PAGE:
Abstract: In this study, the Recombinant Inbred (RI) population derived from Asominori (japonica)/ IR24 (indica) were employed to identify Quantitative Trait Loci (QTLs) for six leaf-senescence associated traits during maturation in rice, viz., the flag Leaf Chlorophyll-Content (LCC) at heading (FCH) and maturity (FCM), the second-leaf LCC at heading (SCH) and maturity (SCM), the reduction-speed of flag-leaf LCC (RFC) and the second-leaf LCC (RSC). Resultantly, all continuous variations and transgressive segregations in the RI population were observed, indicating that the six traits were quantitatively inherited. A total of eighteen QTLs for the six traits were mapped to chromosome 2 (four QTLs), 3 (four QTLs), 4 (two QTLs), 6 (two QTLs), 8 (two QTLs), 9 (two QTLs), 11, 12, which could explained 11.0 to 27.8% of the phenotypic variation. Interestingly, most LCC QTLs varied with leaf order and growth stage in rice. Among them, four QTLs for RFC and three ones for RSC, conferring the speed of flag- and the second leaf senescence, respectively, did not share the common genomic region each other and the all former alleles from japonica Asominori delayed leaf senescence and two of the latter alleles also from indica IR24, whereas the remaining one from Asominori, showing that genetic basis of leaf senescence was different between flag- and the second leaf during maturation of rice. The results and the tightly linked molecular markers that flank the QTLs detected in this study may be beneficial for selection of rice varieties with late leaf senescence.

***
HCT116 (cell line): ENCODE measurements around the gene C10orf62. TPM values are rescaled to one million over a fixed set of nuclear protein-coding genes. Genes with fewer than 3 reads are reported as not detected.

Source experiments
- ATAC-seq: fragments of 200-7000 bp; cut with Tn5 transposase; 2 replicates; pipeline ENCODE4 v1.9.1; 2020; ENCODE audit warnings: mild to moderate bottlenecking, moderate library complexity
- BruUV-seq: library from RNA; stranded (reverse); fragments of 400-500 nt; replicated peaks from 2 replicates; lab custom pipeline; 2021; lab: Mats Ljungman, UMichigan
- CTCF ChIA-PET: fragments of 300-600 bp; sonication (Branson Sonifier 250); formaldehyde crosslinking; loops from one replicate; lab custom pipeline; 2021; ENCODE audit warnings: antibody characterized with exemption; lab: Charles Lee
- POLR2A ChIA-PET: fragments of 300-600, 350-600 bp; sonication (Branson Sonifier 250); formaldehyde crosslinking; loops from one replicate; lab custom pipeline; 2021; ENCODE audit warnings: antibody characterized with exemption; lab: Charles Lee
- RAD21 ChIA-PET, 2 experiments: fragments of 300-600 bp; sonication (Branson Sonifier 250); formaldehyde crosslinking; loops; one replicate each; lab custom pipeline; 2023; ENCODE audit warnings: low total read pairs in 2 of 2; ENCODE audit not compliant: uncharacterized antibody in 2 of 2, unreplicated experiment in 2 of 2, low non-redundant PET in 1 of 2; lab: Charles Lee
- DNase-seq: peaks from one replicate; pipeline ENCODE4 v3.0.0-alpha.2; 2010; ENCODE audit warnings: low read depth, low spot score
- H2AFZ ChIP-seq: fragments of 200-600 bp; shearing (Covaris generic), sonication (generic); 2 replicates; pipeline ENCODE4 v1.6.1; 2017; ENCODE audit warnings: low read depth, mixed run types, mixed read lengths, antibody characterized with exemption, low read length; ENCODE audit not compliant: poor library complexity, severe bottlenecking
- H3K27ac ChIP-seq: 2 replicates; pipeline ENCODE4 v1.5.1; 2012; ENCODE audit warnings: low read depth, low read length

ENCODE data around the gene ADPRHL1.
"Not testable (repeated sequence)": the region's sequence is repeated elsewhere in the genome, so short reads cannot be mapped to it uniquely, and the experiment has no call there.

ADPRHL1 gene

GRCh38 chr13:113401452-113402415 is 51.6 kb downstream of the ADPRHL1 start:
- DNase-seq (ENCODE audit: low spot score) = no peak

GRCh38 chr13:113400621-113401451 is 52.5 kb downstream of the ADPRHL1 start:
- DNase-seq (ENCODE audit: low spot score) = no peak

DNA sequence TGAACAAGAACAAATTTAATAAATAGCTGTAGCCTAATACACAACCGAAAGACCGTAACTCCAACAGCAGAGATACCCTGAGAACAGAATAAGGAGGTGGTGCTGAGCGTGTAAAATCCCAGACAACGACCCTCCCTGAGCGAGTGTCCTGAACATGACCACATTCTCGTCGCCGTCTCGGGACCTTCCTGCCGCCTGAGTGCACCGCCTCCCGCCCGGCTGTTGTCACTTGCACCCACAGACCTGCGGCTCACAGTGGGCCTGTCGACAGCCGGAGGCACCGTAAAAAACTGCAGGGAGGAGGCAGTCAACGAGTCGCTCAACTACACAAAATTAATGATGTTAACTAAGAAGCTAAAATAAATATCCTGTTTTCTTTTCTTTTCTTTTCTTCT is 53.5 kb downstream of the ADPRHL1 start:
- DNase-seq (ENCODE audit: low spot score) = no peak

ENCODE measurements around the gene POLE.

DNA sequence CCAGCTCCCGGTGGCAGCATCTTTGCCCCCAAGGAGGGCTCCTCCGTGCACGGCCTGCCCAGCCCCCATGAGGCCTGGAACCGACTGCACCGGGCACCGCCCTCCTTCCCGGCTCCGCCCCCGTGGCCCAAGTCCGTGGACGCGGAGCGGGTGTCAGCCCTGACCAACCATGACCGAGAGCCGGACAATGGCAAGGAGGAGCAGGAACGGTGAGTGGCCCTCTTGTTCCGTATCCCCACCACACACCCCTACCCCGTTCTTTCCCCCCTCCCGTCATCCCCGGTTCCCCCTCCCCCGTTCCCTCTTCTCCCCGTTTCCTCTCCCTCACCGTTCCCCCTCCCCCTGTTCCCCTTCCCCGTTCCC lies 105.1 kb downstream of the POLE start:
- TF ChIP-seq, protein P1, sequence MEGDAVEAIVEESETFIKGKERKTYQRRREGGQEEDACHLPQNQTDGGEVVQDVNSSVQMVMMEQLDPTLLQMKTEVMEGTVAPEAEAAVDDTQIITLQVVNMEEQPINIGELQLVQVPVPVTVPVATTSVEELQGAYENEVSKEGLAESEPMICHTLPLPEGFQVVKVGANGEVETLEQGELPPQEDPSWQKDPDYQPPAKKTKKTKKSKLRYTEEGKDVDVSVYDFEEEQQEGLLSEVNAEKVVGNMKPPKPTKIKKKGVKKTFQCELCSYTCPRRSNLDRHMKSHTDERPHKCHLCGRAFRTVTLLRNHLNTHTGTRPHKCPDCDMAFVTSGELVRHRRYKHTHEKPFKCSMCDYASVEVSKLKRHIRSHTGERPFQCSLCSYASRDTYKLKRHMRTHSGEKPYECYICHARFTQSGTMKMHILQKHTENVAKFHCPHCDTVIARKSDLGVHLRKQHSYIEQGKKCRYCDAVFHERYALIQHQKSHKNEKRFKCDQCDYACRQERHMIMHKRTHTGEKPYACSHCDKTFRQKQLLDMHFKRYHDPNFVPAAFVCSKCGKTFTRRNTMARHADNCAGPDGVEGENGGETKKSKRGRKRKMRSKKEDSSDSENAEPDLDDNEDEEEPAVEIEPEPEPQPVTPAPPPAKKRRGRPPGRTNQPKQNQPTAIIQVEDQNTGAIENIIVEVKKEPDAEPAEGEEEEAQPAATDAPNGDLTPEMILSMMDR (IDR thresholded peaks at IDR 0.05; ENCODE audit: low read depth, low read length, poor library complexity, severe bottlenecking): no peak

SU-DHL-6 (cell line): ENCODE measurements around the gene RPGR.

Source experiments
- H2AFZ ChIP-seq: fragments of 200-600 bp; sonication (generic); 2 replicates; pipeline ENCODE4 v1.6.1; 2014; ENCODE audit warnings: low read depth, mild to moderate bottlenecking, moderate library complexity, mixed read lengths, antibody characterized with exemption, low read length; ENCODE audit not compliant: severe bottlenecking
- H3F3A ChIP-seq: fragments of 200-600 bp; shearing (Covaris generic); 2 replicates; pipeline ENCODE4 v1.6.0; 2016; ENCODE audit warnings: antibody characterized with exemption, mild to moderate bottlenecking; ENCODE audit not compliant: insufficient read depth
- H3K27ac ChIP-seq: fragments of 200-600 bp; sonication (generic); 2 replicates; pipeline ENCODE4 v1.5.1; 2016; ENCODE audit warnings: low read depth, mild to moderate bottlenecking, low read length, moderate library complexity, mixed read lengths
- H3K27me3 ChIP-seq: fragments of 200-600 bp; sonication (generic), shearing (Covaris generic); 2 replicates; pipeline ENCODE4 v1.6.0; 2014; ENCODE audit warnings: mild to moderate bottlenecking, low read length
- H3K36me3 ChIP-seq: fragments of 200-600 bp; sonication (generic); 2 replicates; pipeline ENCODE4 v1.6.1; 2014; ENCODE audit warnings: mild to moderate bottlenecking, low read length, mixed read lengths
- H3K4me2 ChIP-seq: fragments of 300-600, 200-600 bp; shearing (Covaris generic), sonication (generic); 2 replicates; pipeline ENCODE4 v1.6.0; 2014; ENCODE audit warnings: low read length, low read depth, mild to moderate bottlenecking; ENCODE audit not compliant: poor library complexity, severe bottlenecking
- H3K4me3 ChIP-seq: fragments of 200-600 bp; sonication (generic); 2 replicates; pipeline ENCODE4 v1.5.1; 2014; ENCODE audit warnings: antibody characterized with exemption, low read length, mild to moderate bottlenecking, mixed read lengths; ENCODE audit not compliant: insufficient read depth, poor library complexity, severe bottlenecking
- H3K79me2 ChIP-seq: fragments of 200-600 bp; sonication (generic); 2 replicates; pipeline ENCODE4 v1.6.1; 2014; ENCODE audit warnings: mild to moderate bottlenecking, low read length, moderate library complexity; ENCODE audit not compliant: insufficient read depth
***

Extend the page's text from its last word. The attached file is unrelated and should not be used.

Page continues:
Quantitative trait loci associated with resistance to gray leaf spot and grain yield in corn
Veiga, Adriano Delly;Pinho, Renzo Garcia Von;Resende, Luciane Vilela;Pinho, édila Vilela de Resende Von;Balestre, Márcio;Pereira, Laís Andrade;
Ciência e Agrotecnologia , 2012, DOI: 10.1590/S1413-70542012000100004
Abstract: the main objectives of hybrid development programs include incorporating genetic resistance to diseases and increasing grain yield. identification of quantitative trait loci (qtl) through the statistical analysis of molecular markers allows efficient selection of resistant and productive hybrids. the objective of this research was to identify qtl associated with resistance to gray leaf spot and for grain yield in the germplasm of tropical corn. we used two strains with different degrees of reaction to the disease; the genotypes are owned by geneseeds ltda, their f1 hybrid and the f2 population. the plants were evaluated for gray leaf spot resistance, for grain yield and were genotyped with 94 microsatellite markers. association of the markers with the qtl was performed by single marker analysis using linear regression and maximum likelihood analysis. it was observed that the additive effect was predominant for genetic control of resistance to gray leaf spot, and the dominant effect in that of grain yield. the most promising markers to be used in studies of assisted selection are: umc2082 in bins 4.03 and umc1117 in bins 4.04 for resistance to gray leaf spot; for grain yield umc1042 in bins 2.07 and umc1058 in bins 4.11.